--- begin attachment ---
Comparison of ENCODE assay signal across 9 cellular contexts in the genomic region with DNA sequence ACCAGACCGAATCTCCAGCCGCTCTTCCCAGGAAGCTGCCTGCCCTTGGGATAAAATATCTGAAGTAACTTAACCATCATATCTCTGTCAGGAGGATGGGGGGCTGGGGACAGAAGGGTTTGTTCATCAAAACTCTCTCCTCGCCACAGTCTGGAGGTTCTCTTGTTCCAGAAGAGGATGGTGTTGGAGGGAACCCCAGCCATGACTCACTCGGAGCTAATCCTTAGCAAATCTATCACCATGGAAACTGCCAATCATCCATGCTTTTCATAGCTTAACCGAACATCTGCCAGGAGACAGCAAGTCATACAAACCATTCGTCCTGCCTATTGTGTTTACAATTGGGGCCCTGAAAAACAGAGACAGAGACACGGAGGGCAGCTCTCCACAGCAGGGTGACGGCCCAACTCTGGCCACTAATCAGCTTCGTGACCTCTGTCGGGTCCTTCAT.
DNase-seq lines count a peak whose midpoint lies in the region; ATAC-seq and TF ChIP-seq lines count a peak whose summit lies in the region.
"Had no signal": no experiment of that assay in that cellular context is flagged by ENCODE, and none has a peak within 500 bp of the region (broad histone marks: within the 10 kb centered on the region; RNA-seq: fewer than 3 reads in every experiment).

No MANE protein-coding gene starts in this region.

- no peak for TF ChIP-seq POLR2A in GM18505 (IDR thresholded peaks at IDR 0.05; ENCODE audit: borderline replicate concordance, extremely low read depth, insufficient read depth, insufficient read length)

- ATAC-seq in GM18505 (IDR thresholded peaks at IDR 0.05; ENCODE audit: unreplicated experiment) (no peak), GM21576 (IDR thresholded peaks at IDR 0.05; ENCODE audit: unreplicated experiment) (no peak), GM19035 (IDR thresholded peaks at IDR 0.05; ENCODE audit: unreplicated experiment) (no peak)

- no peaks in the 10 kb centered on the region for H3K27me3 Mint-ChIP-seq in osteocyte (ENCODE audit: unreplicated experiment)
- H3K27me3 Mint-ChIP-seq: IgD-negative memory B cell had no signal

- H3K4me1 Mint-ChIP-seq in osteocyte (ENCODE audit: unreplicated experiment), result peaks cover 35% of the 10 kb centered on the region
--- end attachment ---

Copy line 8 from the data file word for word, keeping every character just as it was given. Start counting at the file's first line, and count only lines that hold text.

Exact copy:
- H3K27me3 Mint-ChIP-seq: IgD-negative memory B cell had no signal